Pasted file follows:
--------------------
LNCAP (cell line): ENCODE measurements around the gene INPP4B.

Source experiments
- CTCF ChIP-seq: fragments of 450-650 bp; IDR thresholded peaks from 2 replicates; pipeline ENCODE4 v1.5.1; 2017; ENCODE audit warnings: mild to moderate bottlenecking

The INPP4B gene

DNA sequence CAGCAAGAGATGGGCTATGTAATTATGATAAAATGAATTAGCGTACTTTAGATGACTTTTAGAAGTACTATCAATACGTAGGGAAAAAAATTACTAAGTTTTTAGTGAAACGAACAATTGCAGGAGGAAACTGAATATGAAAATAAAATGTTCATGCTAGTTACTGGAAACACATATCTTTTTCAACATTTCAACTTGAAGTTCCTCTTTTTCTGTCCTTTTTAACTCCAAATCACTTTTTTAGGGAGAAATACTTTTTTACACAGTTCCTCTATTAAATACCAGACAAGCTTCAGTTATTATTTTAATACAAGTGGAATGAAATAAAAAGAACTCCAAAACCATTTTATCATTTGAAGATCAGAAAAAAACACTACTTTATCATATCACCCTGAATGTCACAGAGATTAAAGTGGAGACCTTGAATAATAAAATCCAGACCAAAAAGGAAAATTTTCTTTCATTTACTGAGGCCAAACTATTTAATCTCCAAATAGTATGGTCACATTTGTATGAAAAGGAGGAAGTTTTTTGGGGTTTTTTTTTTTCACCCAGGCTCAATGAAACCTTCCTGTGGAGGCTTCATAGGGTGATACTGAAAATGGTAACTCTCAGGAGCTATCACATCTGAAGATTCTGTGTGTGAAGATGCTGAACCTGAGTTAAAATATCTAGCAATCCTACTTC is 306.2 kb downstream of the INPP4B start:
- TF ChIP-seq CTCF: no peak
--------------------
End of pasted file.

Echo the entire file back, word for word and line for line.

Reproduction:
LNCAP (cell line): ENCODE measurements around the gene INPP4B.

Source experiments
- CTCF ChIP-seq: fragments of 450-650 bp; IDR thresholded peaks from 2 replicates; pipeline ENCODE4 v1.5.1; 2017; ENCODE audit warnings: mild to moderate bottlenecking

The INPP4B gene

DNA sequence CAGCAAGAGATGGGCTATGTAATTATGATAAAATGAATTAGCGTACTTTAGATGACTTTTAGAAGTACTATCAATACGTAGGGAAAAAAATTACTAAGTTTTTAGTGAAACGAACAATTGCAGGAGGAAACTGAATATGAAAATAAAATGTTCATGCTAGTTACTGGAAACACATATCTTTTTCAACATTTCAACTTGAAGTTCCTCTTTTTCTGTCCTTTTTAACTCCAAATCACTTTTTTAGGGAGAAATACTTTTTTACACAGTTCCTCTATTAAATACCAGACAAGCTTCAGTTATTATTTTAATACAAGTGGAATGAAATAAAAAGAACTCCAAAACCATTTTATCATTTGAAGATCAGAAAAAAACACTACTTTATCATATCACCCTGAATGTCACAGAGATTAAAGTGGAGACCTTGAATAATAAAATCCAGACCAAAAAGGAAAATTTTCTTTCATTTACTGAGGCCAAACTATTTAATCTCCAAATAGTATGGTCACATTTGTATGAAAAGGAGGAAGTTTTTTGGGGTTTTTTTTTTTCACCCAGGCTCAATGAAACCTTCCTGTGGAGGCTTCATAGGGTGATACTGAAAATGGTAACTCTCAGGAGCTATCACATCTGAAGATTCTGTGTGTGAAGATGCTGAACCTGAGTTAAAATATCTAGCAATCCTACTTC is 306.2 kb downstream of the INPP4B start:
- TF ChIP-seq CTCF: no peak